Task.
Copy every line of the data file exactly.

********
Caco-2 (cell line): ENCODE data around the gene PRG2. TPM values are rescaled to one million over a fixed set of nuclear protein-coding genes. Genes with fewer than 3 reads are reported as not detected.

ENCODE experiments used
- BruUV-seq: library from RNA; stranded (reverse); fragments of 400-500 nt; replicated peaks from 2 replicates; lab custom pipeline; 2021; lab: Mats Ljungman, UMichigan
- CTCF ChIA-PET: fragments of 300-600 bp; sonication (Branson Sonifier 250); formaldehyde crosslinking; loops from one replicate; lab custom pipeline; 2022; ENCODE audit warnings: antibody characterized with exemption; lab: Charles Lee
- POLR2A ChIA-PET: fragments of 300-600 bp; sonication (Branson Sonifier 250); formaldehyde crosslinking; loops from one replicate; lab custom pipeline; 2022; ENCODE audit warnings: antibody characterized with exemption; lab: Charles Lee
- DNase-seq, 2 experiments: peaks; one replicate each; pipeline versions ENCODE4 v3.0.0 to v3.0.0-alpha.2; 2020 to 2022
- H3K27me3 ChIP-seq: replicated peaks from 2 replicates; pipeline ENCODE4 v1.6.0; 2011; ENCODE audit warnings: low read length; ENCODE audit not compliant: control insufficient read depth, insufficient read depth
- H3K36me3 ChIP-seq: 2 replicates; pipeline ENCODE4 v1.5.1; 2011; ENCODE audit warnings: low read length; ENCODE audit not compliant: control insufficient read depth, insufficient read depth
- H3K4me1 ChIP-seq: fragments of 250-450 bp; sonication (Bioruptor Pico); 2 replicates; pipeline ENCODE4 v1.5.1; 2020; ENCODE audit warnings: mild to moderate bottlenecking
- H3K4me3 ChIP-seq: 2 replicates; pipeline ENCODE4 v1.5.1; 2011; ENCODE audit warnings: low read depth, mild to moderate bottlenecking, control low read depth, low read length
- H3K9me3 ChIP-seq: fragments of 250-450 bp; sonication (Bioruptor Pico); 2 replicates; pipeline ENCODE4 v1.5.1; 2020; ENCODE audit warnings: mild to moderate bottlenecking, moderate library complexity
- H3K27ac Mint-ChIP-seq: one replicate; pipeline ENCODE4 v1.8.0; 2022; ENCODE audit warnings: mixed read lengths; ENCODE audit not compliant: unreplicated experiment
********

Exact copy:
Caco-2 (cell line): ENCODE data around the gene PRG2. TPM values are rescaled to one million over a fixed set of nuclear protein-coding genes. Genes with fewer than 3 reads are reported as not detected.

ENCODE experiments used
- BruUV-seq: library from RNA; stranded (reverse); fragments of 400-500 nt; replicated peaks from 2 replicates; lab custom pipeline; 2021; lab: Mats Ljungman, UMichigan
- CTCF ChIA-PET: fragments of 300-600 bp; sonication (Branson Sonifier 250); formaldehyde crosslinking; loops from one replicate; lab custom pipeline; 2022; ENCODE audit warnings: antibody characterized with exemption; lab: Charles Lee
- POLR2A ChIA-PET: fragments of 300-600 bp; sonication (Branson Sonifier 250); formaldehyde crosslinking; loops from one replicate; lab custom pipeline; 2022; ENCODE audit warnings: antibody characterized with exemption; lab: Charles Lee
- DNase-seq, 2 experiments: peaks; one replicate each; pipeline versions ENCODE4 v3.0.0 to v3.0.0-alpha.2; 2020 to 2022
- H3K27me3 ChIP-seq: replicated peaks from 2 replicates; pipeline ENCODE4 v1.6.0; 2011; ENCODE audit warnings: low read length; ENCODE audit not compliant: control insufficient read depth, insufficient read depth
- H3K36me3 ChIP-seq: 2 replicates; pipeline ENCODE4 v1.5.1; 2011; ENCODE audit warnings: low read length; ENCODE audit not compliant: control insufficient read depth, insufficient read depth
- H3K4me1 ChIP-seq: fragments of 250-450 bp; sonication (Bioruptor Pico); 2 replicates; pipeline ENCODE4 v1.5.1; 2020; ENCODE audit warnings: mild to moderate bottlenecking
- H3K4me3 ChIP-seq: 2 replicates; pipeline ENCODE4 v1.5.1; 2011; ENCODE audit warnings: low read depth, mild to moderate bottlenecking, control low read depth, low read length
- H3K9me3 ChIP-seq: fragments of 250-450 bp; sonication (Bioruptor Pico); 2 replicates; pipeline ENCODE4 v1.5.1; 2020; ENCODE audit warnings: mild to moderate bottlenecking, moderate library complexity
- H3K27ac Mint-ChIP-seq: one replicate; pipeline ENCODE4 v1.8.0; 2022; ENCODE audit warnings: mixed read lengths; ENCODE audit not compliant: unreplicated experiment